There’s an old saying that North Dakota was built by wheat and railroads, and there is a significant amount of truth to it. By 1887, two transcontinental railroads had completed their tracks across what is now North Dakota. Minot, Mandan, Grand Forks and Fargo served as railroad hubs, with products flowing through them from east to west. However, these main lines were often too distant for farmers to easily haul their grain, wool, eggs and other produce to the Great Northern and the Northern Pacific Railheads. Consequently, smaller commercial ventures attempted to meet the need.
In 1887, the Minneapolis and Pacific Railroad completed its line to Lidgerwood, later expanding its tracks onward to Oakes. But there were three additional railroads attempting to construct lines through Minnesota to North Dakota in an attempt to fill the gaps. The Minneapolis, Sault Ste. Marie & Atlantic Railroad, along with the Minneapolis & St. Croix Railroad, and the Aberdeen, Bismarck & Northwestern railroad were all experiencing financial difficulties. Aid came from the Canadian Pacific Railroad, looking to find a shorter route to markets in the United States, but the Canadian Pacific mandated that the four railroads become one larger efficient railroad.
The combined railroad, the Minneapolis, St. Paul and Sault Ste. Marie, became better known as the Soo Line. It quickly expanded across North Dakota and to Winnipeg. On this date in 1905, officials of the Soo Line announced that the line from Red Lake County in Minnesota to Ward County in North Dakota was now complete, with the final section of track laid at Mylo. But what was astonishing is that the section of line was completed in one hundred and four days – more than three hundred miles of track laid at the rate of 4.2 miles per day. Over four million, five hundred thousand yards of earth were moved, thirty-one new railroad stations were completed and ready for occupancy, and another four stations were under construction. And there were one hundred and twenty-two elevators now available to handle the huge crops produced in 1905.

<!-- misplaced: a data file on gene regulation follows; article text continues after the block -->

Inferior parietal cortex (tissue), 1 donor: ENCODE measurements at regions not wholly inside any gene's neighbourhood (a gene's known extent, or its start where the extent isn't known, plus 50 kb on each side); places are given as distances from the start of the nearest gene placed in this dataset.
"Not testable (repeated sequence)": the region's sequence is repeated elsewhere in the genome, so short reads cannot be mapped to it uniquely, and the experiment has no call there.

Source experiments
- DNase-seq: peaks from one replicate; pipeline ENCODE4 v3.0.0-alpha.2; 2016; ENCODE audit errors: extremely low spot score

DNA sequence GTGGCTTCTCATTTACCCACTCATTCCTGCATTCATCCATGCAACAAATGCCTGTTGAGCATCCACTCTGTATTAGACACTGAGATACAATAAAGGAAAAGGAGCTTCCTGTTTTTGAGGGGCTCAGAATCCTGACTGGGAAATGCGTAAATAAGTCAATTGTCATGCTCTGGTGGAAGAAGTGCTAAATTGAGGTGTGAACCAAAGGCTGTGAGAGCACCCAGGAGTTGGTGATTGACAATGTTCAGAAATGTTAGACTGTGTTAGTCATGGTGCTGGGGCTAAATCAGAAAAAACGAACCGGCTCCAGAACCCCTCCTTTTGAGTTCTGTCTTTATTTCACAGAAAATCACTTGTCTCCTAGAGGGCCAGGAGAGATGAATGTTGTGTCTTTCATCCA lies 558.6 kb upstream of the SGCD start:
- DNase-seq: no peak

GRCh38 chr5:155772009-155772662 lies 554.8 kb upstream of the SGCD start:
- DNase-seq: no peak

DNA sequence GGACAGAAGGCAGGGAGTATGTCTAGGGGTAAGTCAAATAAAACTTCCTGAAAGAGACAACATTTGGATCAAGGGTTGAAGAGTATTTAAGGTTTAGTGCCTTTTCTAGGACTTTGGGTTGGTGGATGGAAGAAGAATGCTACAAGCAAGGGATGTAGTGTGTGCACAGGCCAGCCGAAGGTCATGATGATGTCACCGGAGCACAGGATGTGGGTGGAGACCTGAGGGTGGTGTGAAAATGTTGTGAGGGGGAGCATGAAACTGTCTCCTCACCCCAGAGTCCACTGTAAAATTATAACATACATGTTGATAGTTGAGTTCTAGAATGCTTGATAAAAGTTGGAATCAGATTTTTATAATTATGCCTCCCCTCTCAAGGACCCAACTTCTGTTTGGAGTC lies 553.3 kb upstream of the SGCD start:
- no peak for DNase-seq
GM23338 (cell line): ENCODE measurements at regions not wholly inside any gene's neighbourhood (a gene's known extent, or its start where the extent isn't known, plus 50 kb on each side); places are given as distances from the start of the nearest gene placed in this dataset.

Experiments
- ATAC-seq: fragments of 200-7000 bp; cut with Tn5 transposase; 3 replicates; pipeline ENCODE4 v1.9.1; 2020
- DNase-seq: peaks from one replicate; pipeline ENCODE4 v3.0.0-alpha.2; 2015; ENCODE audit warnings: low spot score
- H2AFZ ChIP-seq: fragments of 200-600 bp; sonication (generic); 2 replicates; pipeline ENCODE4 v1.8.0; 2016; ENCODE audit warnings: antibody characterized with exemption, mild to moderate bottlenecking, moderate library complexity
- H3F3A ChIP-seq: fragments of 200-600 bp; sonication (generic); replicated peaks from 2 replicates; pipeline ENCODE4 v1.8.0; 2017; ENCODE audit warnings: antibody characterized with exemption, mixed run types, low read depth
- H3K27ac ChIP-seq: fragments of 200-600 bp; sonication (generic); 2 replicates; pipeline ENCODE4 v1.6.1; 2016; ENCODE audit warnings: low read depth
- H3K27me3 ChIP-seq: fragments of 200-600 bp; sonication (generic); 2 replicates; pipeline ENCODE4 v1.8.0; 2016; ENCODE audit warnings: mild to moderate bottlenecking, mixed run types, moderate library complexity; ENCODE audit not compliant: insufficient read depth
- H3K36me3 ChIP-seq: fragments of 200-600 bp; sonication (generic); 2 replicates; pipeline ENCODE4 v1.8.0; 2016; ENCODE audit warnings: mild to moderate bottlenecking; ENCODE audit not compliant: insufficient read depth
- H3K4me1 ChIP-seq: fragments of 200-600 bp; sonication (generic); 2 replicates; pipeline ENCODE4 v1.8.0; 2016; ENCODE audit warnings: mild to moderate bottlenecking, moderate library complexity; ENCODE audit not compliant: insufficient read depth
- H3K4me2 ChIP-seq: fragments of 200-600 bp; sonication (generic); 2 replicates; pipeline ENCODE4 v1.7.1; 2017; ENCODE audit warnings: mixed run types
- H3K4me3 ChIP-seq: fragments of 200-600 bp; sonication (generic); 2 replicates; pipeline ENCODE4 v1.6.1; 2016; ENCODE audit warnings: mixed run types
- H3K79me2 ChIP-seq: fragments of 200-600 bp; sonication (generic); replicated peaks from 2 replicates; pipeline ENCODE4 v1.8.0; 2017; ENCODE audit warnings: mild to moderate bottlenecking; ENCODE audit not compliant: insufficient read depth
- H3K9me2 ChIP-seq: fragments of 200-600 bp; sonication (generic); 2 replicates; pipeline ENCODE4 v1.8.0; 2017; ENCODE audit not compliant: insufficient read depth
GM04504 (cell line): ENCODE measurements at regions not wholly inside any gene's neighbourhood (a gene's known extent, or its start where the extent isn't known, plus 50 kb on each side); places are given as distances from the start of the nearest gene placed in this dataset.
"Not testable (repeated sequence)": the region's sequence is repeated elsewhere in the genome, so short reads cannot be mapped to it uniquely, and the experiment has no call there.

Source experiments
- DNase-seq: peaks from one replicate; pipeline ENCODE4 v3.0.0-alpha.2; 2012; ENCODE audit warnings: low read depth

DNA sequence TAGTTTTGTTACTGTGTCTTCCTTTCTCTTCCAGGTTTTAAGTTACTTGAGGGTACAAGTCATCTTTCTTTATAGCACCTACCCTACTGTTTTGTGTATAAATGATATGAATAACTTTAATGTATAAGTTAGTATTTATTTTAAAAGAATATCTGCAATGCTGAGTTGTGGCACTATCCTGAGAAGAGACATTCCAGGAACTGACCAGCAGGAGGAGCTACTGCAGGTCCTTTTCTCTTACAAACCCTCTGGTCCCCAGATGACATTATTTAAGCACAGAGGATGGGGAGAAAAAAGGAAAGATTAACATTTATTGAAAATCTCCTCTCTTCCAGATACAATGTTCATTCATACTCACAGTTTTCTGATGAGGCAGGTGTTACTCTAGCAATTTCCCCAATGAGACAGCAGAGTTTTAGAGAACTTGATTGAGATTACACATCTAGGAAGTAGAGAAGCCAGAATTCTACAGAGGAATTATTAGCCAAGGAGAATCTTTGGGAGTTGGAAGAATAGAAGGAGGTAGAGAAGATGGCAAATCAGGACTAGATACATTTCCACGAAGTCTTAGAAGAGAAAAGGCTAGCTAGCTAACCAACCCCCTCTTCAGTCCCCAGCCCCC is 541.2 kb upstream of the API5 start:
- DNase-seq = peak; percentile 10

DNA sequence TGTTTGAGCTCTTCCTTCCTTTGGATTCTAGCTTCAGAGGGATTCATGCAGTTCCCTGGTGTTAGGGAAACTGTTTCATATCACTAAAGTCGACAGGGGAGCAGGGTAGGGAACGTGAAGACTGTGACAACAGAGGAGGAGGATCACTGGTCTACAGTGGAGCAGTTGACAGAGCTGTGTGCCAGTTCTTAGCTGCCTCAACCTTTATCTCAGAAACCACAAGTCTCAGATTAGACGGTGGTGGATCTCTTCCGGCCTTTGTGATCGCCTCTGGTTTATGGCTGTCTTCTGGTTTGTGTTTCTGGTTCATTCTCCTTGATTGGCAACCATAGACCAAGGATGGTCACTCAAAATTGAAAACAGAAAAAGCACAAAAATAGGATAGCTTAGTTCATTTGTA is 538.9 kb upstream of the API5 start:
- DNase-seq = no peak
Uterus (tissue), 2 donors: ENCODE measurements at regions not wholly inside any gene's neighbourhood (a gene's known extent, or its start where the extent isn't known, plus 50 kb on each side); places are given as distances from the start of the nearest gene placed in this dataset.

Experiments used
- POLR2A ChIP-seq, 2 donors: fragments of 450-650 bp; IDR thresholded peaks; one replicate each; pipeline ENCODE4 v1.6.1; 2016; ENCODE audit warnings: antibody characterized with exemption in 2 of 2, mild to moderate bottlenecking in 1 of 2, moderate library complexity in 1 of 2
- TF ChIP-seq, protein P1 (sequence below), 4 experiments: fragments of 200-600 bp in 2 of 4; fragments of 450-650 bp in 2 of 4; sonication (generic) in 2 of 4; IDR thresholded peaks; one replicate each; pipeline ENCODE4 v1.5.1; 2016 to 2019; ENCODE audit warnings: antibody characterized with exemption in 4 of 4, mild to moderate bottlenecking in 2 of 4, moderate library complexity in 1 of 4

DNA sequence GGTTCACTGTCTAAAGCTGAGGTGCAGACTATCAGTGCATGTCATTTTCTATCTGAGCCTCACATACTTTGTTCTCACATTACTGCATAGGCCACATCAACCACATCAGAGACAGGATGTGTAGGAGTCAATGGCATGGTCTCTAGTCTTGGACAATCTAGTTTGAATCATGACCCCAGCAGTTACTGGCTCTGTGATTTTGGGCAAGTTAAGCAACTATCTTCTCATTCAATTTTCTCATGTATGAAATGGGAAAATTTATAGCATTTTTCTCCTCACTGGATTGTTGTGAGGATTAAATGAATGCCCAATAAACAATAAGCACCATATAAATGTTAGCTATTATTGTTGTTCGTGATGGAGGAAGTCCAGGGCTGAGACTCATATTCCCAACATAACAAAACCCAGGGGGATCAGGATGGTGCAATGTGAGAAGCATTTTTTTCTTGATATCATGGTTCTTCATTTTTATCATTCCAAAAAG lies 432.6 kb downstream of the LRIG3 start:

The speed of construction was one of the remarkable feats in American Railroading at the time. But more importantly, the new line helped open markets for a new wave of immigrants seeking homesteads in the first decade of the 20th Century.
Dakota Datebook written by Jim Davis
The Omemee Herald November 24, 1905
The Soo Line by Patrick Dorin Superior Publishing 1979
Dakota Datebook September 16, 2012 “Magnificent Wheat Country” by Sarah Walker